The city of Altay is a busy one, most hotels turn out to be either booked out or a brothel forcing travelers to camp outside the city where we come upon a second act of gold rush - there are many excavations where 100 people dig, chop and sort out rocks, wash them and search for gold. Todays’ catch is 2 grams of gold.

After Altay travelers head into the Gobi desert. The sand is not yellow as expected but grey and very fine and soft.
Engines need to be pushed without lifting the gas pedal or one get’s stuck immediately.
One of Toyotas has no air conditioning and temperatures inside the cabin reach +45C together with a large amount of dust.
Due to the load the power steering on Dodge starts to boil. On one of the dune crossings rear axle arm on the LTC80 let’s go again.
At these temperatures and wind welding is an exhausting experience. After only 50km the same weld breaks and it’s decided to drive until the nearest town before attempting a fix.
70km with a broken axle later the cars arrive in Gurvantes, a small but a lively village, with 3 coal mines, two hotels, many shops and a couple of gas tanks.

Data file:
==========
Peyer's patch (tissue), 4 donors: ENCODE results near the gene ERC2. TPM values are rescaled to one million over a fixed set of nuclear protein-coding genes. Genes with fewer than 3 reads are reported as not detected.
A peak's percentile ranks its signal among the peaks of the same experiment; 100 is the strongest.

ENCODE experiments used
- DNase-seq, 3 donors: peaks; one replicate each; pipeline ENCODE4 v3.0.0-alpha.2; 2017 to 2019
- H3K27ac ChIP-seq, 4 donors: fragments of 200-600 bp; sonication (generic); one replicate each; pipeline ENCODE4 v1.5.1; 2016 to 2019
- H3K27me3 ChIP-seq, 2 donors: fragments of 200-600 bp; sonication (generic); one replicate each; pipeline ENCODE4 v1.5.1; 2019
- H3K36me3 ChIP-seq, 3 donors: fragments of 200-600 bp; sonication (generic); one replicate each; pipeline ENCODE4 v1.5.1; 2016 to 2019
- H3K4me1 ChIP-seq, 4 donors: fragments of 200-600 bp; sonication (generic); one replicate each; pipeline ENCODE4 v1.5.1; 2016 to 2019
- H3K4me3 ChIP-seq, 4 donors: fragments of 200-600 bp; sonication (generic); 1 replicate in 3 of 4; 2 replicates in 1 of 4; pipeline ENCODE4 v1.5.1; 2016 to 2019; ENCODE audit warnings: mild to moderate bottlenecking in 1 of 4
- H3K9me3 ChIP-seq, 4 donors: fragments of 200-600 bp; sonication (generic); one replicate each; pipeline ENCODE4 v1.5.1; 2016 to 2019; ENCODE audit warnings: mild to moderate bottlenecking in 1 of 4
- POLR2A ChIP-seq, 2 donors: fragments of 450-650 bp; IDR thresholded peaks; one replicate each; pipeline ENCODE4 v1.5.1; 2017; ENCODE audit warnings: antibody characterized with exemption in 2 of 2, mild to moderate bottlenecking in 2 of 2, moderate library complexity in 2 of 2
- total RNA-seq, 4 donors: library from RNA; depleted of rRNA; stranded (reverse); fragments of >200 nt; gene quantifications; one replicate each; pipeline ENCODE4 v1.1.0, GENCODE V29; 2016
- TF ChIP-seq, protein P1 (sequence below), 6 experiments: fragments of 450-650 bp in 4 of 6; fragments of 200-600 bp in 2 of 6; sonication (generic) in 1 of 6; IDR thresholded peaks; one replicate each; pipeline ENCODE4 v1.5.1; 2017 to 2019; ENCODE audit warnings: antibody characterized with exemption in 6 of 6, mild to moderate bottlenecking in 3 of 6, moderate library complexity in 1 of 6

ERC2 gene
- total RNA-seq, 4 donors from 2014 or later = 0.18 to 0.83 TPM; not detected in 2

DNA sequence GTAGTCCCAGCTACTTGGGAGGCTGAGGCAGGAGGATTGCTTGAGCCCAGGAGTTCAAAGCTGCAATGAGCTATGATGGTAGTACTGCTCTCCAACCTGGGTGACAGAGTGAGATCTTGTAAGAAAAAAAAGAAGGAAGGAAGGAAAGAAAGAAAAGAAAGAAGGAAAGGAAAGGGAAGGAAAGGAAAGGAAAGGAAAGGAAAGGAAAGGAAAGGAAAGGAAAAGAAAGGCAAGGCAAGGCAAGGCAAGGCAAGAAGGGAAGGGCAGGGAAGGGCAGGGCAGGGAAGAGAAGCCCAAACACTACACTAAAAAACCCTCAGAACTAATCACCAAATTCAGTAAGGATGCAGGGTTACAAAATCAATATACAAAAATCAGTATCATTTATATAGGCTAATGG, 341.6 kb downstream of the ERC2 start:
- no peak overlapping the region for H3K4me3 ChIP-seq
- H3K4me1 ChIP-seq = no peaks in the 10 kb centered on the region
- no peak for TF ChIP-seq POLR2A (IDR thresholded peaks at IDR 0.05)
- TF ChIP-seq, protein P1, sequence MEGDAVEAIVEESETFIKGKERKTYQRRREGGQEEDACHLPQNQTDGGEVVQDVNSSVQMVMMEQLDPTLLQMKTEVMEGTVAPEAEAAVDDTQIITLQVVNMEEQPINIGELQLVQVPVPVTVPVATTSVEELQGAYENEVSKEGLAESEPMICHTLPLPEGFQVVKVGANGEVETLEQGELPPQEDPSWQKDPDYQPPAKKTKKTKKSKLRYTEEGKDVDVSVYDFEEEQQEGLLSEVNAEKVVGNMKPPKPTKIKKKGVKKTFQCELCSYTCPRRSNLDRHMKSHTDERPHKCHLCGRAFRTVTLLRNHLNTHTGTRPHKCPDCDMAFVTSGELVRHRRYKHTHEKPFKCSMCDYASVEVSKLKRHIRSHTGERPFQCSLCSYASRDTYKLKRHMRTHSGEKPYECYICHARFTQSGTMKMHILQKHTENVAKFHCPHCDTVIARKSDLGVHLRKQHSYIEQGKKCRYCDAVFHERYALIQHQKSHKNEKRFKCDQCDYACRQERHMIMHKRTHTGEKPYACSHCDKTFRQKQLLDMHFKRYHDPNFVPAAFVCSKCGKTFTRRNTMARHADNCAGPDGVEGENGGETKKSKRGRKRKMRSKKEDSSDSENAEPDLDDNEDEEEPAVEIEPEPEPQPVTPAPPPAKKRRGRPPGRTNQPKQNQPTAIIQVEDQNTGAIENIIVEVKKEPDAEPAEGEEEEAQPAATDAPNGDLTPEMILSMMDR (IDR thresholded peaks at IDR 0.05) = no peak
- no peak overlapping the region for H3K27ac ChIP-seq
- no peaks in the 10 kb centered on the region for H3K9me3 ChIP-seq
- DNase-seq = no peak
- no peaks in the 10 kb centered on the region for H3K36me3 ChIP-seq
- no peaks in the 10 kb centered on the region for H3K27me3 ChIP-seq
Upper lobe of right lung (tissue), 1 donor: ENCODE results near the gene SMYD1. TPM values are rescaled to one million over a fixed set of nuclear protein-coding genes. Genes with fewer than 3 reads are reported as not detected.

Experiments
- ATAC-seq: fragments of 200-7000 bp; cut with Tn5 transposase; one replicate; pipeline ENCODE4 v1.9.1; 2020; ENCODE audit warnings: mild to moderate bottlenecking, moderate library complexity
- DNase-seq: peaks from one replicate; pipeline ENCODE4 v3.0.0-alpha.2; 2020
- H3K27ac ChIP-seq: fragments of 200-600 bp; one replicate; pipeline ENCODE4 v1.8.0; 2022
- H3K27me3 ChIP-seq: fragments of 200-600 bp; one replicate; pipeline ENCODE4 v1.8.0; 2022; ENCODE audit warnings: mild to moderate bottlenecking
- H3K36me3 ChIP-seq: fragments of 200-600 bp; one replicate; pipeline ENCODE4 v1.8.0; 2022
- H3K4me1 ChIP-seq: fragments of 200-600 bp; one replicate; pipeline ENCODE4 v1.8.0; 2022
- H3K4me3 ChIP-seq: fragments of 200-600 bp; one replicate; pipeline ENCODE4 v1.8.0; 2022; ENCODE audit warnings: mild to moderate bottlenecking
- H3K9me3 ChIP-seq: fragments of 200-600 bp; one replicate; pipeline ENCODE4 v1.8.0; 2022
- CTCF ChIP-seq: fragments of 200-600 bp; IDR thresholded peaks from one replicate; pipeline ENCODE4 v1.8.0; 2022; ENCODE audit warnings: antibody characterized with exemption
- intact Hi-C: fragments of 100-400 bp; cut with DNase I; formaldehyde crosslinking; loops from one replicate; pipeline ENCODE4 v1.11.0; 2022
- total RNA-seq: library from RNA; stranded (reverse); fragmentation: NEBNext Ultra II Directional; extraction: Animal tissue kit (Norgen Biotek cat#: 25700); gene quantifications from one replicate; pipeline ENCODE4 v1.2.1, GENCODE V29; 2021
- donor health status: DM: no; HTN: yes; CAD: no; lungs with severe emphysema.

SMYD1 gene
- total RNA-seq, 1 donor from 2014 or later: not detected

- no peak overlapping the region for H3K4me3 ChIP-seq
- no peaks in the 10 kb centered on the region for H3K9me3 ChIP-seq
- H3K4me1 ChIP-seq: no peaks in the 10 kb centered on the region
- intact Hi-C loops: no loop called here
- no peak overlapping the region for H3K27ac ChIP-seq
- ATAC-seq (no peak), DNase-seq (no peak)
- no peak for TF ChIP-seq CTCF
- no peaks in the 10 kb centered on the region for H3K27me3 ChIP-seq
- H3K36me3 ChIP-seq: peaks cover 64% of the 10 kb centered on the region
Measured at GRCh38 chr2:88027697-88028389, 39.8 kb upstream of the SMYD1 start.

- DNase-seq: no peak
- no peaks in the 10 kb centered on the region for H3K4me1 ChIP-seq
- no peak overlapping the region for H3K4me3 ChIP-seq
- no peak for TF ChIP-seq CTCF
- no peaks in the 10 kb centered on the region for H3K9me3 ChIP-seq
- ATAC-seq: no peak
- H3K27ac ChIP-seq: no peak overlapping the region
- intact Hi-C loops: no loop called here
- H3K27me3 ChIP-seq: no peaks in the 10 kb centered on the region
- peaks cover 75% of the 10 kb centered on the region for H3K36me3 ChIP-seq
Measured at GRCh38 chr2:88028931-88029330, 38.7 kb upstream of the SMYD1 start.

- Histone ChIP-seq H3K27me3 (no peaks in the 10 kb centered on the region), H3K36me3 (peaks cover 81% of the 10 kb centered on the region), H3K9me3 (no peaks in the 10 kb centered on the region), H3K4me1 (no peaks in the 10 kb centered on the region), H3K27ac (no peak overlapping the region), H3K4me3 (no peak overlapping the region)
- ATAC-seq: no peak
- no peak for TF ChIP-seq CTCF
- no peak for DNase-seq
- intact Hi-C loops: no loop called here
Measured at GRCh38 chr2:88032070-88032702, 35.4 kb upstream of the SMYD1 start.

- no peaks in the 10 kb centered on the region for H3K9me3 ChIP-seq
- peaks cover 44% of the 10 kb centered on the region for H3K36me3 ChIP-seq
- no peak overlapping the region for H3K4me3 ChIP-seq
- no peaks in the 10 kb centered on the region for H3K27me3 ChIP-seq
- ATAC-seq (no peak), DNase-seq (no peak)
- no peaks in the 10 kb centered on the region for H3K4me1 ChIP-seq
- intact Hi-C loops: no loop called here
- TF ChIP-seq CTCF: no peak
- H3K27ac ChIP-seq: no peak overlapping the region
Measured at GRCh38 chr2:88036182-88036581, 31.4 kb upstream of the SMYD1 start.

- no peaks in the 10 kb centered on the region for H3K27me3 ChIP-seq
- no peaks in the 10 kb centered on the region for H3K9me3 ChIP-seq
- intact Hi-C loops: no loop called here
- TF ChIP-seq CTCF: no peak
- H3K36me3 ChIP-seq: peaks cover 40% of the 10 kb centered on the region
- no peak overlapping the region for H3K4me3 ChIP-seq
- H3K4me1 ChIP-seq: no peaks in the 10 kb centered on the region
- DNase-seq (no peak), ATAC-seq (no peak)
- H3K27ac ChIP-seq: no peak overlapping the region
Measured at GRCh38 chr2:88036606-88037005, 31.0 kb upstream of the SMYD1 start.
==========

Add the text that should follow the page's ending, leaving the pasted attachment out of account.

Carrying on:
Here we once again weld out TLC80, resupply with food and spare parts.

On our way to the city of Dalanzadgad where we hope to find a Toyota scrap yard we meet a team of Mongolian and Australian scientists who travel the country in search of mineral resources, mainly coal.
They work for an Australian company that owns one of the biggest coal mines in Mongolia.

The roads in this part of Mongolia are quite boring apart from pink colored rock formations similar to those in Moab only smaller.
At times for long distances we don’t meet any other traffic, only lonely packs of camel and horses.